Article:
So I proceed to settle ourselves in and lifted Trini to put her on the spare window seat at which point this bloke tells me that the seat is reserved.  I said to him how is it possible for the seat to be reserved when he just told me that there are no reservations.  That means I can put Trini anywhere I like.  I got a little more feisty and promptly overruled him and dropped her on the spare window seat.  I sat down next to Trini fuming but thought we are going to be travelling together for 4 hours so perhaps we should at least aim for an amicable journey. 

I try to grab his attention whilst he was talking on the phone by touching his knee so that I could offer to move Trini when his friends boarded since I knew she would not be looking out the window.  He lost the plot at me.  "Don't touch me" and "You are so rude" and "You better move elsewhere" and "I will have you thrown off the train" are just some of the comments he was throwing our way.  Completely flabbergasted and unsure how to handle this, I started using my head and thought, first step just ensure that we are in the right cabin and discovered that the seat numbers were on the door and they were definitely reserved for us.  As a matter of fact he was sitting in one of our seats.  However, what to do, what to do....  I was raging inside and thought that I would burst a blood vessel but diplomacy is always my first step, avoiding confrontation with strangers was also a consideration.  I have a child in the cabin so can't get into an argument and the fact that he striked me as aggressive I was more concerned about our safety.

Well nothing like spending the next hour or so fuming and passing train stop after train stop and realising that these friends of his just aren't materialising.  Since it was a completely unacceptable way for me to journey, I went off looking for non-booked cabins that we could just move ourselves into.  I found a completely empty one, moved ourselves into it, pushed all our luggage in the way and made sure that no one else was going to try and accommodate themselves with us.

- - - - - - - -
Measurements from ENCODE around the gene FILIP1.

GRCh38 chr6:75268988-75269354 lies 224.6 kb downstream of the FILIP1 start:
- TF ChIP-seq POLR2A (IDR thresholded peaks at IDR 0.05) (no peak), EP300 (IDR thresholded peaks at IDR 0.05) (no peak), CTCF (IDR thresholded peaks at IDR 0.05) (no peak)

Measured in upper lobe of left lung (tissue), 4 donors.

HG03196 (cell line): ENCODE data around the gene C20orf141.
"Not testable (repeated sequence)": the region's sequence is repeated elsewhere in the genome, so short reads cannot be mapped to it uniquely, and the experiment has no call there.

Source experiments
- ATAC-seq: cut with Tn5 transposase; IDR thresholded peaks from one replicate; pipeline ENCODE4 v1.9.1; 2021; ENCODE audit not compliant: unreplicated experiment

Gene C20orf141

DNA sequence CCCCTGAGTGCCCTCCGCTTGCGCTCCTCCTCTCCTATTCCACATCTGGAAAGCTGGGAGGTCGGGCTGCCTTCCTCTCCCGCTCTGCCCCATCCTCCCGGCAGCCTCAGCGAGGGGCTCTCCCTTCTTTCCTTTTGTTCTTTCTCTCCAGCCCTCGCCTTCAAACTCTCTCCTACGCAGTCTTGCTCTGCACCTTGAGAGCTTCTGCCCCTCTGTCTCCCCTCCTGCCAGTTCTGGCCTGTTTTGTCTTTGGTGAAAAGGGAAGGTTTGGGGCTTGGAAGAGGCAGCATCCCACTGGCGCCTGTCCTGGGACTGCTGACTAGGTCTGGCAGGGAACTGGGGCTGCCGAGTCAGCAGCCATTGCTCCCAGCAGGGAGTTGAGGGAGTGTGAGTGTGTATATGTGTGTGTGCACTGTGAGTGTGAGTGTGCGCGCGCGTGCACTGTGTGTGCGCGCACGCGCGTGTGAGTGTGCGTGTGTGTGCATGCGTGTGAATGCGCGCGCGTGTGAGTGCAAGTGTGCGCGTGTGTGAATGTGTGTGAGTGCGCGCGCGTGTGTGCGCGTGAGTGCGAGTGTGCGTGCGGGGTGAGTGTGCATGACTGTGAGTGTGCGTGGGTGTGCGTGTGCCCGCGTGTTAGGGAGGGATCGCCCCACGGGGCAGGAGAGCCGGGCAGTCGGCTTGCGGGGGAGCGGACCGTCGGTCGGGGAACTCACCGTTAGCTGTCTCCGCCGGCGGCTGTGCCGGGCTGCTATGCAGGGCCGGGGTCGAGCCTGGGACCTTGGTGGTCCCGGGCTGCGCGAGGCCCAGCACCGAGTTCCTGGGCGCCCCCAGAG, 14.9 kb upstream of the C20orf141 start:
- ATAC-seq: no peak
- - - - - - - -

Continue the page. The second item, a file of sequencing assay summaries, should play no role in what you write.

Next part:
With this move, emotionally I settled down and we had a delightful journey all the way to Graz, with both Trini and I enjoying the window seats.  We had coffee and snacks delivered to us, an amazing scenery unfolded, did princess jigsaw puzzle bought in Salzburg with Trini and every so often found myself mentally replaying what transpired in the previous cabin.  We watched the bloke disembark in Graz with all his imaginary friends and I wonder what the hell just happened.  Was he that desperate to be on his own that rather than move himself with one small luggage he preferred to cross words with a family and create an unpleasant environment.  I have to pity this guy for his way of life.

What did I take away from this experience?  How I deal with a conflicting situation sets an example for my daughter and what I teach her, even if I was caught off-guard and actually didn't know how to handle it.  Blowing a gasket in public to push my own agenda was not going to resolve anything and could have created bigger problems.  That this world most certainly has a percentage of extremely unpleasant people and nothing I do or say will change that.  Thankfully, I rarely come across them.  Finally, it is my choice whether I let this event spoil it for me or find a way around it so the beauty of my trip remains intact.

At Salzburg train station.